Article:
Published : Apr 29, 2000 00:00 IST

The predicament of Sonia Gandhi ("A challenge to the leadership", April 28) is neither a new problem nor one of her own making. She lacks both charisma and leadership qualities, at least one of which is vital to turn round the moribund Congress(I) party.

The Congress(I)'s troubles started when Indira Gandhi and her courtiers, including some people who take the high moral ground today, brazenly violated the letter and spirit of the constitution, not only of their party but also of the country. Indira Gand hi was the first Indian Prime Minister and Congress president who allowed herself to be surrounded by a band of politicians who indulged in activities that tarnished the image of the party. That group of spineless minions even went to the extent of equat ing India with Indira.

The coterie around the current leader seems to be keen on regaining those "glorious days" of sycophancy. Until such time that the Congress(I) president moves to strengthen inner-party democracy and the right people are chosen for the right posts, the par ty has no hope of revitalising itself. As a first step, Sonia Gandhi should step down and confine herself to activities that rather suit her personality and abilities, leaving the reins of the party in more capable hands.

Sri Sridharan JeddahChattisinghpora massacre

In "The massacre at Chattisinghpora" (April 14), Arvind Singh is quoted as saying: "Terrorists used to come to the village regularly. The Army used to patrol the village but had never carried out searches or interrogations. So the terrorists often used t o stay here."

The Army - representing India - trusted the people of Chattisinghpora to be loyal citizens and perhaps therefore did not initiate routine operations such as cordon and search there. Was it not the duty of the people of Chattisinghpora - as law-abiding an d patriotic Indians - to report the presence of terrorists to the authorities? Instead, they cosied up to the militants and let their "sisters and wives serve them food and tea at all hours of the day and night", as admitted by Babu Singh. I wonder if su ch elementary courtesy was ever extended to Army patrols, who strain to improve things in Kashmir, of which they are a part. The militants did not betray Chattisinghpora; they merely acted in support of their cause. On the contrary, Chattisinghporans hav e been found wanting in their loyalty to their country.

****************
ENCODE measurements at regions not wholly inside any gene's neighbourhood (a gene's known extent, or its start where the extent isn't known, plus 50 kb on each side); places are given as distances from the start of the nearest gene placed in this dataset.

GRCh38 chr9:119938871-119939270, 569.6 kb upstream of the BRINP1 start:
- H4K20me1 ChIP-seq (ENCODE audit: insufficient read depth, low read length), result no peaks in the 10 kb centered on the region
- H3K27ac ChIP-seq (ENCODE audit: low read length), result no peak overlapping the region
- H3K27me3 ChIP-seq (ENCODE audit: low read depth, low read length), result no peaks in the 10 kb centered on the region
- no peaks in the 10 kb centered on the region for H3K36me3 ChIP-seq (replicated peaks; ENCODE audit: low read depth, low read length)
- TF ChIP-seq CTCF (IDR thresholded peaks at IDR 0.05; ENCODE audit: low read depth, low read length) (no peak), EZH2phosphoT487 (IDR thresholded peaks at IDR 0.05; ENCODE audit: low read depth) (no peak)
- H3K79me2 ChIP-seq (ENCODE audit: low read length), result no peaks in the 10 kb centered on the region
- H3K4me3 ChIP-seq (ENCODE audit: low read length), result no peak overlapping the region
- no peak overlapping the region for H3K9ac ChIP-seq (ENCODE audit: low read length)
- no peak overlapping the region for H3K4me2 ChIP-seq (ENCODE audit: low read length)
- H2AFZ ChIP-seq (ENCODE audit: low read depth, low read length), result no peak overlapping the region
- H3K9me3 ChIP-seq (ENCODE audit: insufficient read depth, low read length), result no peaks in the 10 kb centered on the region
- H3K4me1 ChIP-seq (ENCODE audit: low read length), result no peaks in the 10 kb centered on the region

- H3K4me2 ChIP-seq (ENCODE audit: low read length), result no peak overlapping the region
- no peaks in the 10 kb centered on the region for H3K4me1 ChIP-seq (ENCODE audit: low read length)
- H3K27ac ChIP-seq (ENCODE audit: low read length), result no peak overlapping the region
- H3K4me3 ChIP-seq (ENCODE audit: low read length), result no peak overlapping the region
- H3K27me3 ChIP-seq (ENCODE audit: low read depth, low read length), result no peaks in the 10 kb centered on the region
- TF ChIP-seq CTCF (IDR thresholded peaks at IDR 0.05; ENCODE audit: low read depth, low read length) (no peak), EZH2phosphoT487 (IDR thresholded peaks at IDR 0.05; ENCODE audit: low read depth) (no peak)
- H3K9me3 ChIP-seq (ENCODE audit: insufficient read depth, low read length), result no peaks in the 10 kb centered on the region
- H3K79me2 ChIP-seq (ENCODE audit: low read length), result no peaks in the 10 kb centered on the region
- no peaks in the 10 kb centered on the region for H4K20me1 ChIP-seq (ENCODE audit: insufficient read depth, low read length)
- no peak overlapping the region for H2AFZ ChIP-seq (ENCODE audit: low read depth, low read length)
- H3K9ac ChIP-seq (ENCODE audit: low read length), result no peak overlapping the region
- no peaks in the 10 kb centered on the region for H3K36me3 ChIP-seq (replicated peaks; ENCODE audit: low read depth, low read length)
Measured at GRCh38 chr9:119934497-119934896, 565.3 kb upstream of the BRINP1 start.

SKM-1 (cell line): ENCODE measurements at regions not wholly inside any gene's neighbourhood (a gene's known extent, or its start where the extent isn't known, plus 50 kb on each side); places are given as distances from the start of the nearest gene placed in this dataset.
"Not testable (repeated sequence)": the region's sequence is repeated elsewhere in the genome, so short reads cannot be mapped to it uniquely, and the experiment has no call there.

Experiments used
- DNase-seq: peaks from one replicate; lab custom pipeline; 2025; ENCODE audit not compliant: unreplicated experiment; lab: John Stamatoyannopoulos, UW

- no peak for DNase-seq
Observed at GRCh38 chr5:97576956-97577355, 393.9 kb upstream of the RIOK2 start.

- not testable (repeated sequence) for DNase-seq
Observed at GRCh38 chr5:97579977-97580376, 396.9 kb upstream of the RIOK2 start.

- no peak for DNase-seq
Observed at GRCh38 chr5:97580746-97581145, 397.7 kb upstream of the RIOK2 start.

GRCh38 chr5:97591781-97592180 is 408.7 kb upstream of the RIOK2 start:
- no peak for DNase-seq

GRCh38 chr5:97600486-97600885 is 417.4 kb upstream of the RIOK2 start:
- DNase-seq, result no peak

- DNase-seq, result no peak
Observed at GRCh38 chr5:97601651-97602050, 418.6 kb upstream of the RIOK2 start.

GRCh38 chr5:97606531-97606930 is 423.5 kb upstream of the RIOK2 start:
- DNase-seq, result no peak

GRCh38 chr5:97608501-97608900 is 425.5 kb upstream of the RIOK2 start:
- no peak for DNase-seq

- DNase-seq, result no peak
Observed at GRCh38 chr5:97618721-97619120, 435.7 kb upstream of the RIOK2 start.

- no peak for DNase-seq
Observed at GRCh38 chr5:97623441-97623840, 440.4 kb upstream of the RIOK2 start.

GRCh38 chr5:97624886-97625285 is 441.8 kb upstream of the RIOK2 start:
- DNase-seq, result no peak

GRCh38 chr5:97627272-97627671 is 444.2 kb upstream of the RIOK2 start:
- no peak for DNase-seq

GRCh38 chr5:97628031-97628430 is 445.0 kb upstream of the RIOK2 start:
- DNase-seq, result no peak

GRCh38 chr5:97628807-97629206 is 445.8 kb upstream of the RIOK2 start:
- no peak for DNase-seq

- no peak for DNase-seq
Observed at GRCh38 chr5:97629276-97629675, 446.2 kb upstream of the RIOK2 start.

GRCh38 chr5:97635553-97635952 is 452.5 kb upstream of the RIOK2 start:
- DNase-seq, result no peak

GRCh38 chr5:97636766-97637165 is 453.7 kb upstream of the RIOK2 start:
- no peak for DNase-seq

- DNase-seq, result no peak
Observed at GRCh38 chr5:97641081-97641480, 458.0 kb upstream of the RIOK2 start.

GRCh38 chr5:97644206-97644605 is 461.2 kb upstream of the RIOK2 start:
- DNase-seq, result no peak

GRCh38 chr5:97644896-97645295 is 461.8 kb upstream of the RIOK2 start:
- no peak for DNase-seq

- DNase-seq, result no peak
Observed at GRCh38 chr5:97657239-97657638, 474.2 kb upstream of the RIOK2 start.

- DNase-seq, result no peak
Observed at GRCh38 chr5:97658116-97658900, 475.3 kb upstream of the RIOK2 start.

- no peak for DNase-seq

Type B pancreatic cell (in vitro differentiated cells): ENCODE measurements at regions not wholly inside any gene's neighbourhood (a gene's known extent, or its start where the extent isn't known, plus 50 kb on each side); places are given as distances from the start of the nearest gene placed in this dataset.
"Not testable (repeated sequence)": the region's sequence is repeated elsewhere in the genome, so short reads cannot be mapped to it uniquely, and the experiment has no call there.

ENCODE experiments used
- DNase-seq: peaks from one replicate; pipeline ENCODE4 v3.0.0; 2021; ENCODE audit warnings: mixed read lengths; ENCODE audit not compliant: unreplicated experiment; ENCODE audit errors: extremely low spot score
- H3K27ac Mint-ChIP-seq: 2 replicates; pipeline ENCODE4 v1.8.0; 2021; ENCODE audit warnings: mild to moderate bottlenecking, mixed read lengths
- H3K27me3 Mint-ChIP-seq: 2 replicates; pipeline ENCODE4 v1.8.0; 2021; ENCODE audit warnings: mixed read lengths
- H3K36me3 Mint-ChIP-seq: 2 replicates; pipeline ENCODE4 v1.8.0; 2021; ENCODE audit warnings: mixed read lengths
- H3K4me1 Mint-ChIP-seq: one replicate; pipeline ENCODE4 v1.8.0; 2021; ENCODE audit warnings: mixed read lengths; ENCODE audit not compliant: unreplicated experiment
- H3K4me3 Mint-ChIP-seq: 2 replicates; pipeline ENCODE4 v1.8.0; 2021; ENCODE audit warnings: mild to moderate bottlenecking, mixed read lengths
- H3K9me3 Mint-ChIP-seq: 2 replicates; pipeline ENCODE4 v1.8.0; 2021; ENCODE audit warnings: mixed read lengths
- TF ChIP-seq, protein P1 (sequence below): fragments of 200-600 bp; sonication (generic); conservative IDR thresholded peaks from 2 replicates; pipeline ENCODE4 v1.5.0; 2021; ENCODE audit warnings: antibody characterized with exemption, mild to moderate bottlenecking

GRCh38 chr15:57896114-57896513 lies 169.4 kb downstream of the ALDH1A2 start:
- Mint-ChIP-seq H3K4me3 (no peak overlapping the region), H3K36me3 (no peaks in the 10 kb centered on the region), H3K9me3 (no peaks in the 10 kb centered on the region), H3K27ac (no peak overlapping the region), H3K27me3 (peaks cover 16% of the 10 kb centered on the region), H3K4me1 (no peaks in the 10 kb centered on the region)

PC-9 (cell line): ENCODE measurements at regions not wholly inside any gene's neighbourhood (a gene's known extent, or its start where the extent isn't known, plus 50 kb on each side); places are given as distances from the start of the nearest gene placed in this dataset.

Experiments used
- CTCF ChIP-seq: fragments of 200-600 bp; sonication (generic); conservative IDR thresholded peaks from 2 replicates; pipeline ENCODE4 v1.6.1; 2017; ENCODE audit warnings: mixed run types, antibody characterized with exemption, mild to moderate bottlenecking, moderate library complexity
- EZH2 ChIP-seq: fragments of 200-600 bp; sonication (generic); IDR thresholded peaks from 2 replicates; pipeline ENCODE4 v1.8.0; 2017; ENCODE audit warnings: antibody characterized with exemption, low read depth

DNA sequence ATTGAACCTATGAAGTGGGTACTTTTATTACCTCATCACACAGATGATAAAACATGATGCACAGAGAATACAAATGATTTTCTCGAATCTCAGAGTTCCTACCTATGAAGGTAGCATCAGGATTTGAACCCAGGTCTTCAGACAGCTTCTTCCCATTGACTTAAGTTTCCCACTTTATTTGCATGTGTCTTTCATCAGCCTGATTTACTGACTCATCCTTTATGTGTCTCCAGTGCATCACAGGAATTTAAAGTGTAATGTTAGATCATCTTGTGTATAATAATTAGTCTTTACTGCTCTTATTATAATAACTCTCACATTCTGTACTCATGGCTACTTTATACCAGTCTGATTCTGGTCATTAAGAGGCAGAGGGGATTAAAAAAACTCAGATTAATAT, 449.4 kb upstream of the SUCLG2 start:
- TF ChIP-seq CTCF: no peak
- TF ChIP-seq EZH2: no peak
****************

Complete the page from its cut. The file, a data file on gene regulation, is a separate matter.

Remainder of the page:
B.A. Shahane SrinagarClinton's visit

There was much hype associated with President Clinton's visit to India (April 14). There was hot air, pomp and pageantry but little substance. Everyone in government, from A.B. Vajpayee to N. Chandrababu Naidu, bent over backwards to please Clinton. Only President K.R. Narayanan's bold banquet speech came as a breath of fresh air. He should be congratulated on calling a spade a spade.

Why was so much importance given to the U.S. President's visit? Were we expecting greenbacks to flow in torrents? Did we expect the U.S. to support us on Kashmir? Or did we want to worm our way into the good books of the U.S.? One has to understand that Clinton is coming close to the end of his term. Moreover, he is in no position to announce anything dramatic, in view of a Republican Party-controlled Senate and House of Representatives. It was at best a visit designed to bolster Clinton's sagging image in his not-so-successful second term.

We have to keep in mind the fact that the U.S' foreign policy is governed by that country's interests and domestic compulsions. India matters little to that country, given the former's lack of strategic importance in the U.S. scheme of things. To expect the U.S. to give up its old faithful ally, Pakistan, is wishful thinking by our decision-makers. The fact that Clinton delivered a tough, no-nonsense message to Pakistan may not mean much: it was only a public posture struck to satisfy India. As Madelein e Albright stated in a clarification, the U.S.' position vis-a-vis Pakistan or Kashmir has not changed one bit.

D.B.N. Murthy Bangalore* * *

In "A reality check" (April 14), Arjun Dirghanghi has rightly pointed to the hype in the Indian media over Clinton's visit. Some people may term it appropriate on the grounds that the U.S. plays an important role in the world economy and some others may do so because they want India to stand by its "Adithi devo bhavah" doctrine. Whatever the case, the Indian media could not but do it. There are a large number of television channels and newspapers and magazines, and they would not let go such an opportunity.

There was no windfall for India. The U.S. has its own interests in improving trade relations with India, and it had to vindicate its stand on international terrorism. Therefore it had to ask Gen. Pervez Musharraf to stop cross-border terrorism and restor e democracy. The visit, as the author says, was more of a public relations exercise by an outgoing American President who wanted to make up for his tarnished image.